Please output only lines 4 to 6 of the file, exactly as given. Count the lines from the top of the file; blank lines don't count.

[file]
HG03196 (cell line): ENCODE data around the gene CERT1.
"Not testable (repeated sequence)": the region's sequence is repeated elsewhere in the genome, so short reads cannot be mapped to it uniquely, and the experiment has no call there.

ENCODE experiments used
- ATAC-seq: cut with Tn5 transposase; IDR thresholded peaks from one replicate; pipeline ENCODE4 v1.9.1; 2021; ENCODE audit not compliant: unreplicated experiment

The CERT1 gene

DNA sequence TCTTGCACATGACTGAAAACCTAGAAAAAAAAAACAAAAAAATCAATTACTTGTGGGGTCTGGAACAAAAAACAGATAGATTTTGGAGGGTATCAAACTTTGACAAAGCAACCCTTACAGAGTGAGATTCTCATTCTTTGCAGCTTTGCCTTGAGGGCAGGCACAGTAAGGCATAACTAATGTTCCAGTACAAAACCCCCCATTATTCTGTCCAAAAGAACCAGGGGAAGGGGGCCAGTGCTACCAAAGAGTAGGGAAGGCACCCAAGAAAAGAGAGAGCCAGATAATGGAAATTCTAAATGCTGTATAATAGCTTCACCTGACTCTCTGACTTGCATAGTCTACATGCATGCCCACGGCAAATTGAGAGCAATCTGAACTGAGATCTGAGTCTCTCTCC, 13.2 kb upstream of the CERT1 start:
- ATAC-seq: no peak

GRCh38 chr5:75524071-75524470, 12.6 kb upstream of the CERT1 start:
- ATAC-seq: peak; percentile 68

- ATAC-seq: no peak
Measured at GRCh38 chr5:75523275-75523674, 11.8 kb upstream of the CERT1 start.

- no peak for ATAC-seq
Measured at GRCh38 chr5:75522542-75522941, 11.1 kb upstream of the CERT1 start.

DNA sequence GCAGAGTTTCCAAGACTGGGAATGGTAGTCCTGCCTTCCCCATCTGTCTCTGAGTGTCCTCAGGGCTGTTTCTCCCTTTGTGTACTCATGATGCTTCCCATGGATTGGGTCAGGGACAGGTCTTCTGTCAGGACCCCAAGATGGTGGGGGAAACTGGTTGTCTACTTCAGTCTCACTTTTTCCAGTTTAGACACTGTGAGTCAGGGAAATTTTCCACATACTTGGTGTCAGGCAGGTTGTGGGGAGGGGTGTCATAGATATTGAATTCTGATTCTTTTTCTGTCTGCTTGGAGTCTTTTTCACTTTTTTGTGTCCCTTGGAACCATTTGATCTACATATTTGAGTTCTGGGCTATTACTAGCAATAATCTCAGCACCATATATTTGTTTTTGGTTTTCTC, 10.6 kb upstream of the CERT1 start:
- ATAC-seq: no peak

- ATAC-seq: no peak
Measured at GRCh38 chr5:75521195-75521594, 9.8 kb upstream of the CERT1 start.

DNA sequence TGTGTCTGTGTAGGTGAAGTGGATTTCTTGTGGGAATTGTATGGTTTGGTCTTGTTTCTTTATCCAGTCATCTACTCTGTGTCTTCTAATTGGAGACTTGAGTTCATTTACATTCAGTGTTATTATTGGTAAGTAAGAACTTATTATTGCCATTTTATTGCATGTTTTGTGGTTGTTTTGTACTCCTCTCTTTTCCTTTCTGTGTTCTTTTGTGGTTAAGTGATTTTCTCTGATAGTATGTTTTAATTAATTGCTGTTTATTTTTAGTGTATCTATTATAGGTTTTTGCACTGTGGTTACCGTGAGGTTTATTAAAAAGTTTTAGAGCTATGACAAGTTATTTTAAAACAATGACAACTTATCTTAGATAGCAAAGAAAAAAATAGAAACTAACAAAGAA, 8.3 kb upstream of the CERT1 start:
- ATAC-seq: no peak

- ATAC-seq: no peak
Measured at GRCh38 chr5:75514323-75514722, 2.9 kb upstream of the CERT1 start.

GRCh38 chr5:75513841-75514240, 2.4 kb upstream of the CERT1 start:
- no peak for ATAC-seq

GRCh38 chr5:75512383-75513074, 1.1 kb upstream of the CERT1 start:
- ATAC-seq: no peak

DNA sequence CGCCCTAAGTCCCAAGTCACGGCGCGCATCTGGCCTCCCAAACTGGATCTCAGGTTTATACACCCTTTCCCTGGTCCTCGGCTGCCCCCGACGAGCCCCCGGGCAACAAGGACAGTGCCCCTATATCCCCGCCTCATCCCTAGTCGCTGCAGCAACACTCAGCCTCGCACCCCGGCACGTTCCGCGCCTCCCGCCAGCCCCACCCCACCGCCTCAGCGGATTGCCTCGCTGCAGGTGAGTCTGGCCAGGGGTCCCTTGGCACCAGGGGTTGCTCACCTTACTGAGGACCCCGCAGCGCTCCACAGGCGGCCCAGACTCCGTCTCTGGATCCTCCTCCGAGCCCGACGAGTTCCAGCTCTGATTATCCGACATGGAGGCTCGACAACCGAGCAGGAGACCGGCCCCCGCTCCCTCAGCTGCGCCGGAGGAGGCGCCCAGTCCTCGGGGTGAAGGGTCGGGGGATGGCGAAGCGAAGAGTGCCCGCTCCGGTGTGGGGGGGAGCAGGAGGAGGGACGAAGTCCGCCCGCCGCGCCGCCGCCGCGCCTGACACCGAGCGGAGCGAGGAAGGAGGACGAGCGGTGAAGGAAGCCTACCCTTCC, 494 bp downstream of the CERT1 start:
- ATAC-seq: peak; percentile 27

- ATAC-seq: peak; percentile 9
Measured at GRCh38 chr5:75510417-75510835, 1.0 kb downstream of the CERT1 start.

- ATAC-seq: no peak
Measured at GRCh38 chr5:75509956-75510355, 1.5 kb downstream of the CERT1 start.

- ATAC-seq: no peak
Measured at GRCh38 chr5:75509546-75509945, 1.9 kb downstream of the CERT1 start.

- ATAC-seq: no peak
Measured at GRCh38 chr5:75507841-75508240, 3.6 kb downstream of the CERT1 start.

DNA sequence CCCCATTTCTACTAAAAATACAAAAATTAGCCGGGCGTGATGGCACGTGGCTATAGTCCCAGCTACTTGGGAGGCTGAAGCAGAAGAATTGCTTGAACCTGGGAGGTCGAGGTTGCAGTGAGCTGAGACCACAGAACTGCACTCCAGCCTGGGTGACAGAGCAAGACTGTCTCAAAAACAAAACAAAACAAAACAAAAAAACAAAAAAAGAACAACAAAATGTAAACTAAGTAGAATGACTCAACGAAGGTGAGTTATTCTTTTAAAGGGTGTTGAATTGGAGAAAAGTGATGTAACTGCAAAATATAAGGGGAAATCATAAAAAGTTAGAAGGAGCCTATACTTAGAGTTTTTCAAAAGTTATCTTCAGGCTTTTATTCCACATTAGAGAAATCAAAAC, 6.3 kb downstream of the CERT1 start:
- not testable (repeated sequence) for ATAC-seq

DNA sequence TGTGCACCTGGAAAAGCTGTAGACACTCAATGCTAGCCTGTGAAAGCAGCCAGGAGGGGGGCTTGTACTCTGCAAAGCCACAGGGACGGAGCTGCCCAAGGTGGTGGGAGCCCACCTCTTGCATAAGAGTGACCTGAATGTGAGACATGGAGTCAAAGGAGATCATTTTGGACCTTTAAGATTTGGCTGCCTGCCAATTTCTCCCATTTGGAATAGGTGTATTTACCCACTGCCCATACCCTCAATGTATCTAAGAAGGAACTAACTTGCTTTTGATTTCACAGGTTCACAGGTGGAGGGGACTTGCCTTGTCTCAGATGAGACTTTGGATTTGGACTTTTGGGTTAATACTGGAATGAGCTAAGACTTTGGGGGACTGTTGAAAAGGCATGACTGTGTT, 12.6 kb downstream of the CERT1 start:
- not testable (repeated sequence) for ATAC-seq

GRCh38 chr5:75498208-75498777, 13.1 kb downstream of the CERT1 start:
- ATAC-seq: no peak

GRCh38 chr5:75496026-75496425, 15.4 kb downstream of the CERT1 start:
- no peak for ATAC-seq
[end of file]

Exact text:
- ATAC-seq: cut with Tn5 transposase; IDR thresholded peaks from one replicate; pipeline ENCODE4 v1.9.1; 2021; ENCODE audit not compliant: unreplicated experiment

The CERT1 gene

DNA sequence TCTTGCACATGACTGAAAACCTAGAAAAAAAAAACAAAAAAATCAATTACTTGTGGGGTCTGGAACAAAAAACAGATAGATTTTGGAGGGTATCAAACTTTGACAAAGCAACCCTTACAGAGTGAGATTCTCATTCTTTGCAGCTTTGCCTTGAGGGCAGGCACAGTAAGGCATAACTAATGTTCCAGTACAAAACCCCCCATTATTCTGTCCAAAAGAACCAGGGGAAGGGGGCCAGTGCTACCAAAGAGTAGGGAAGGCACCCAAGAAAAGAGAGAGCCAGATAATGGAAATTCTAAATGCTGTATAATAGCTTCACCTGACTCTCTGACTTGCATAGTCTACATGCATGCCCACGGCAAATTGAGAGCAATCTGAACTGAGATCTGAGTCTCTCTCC, 13.2 kb upstream of the CERT1 start: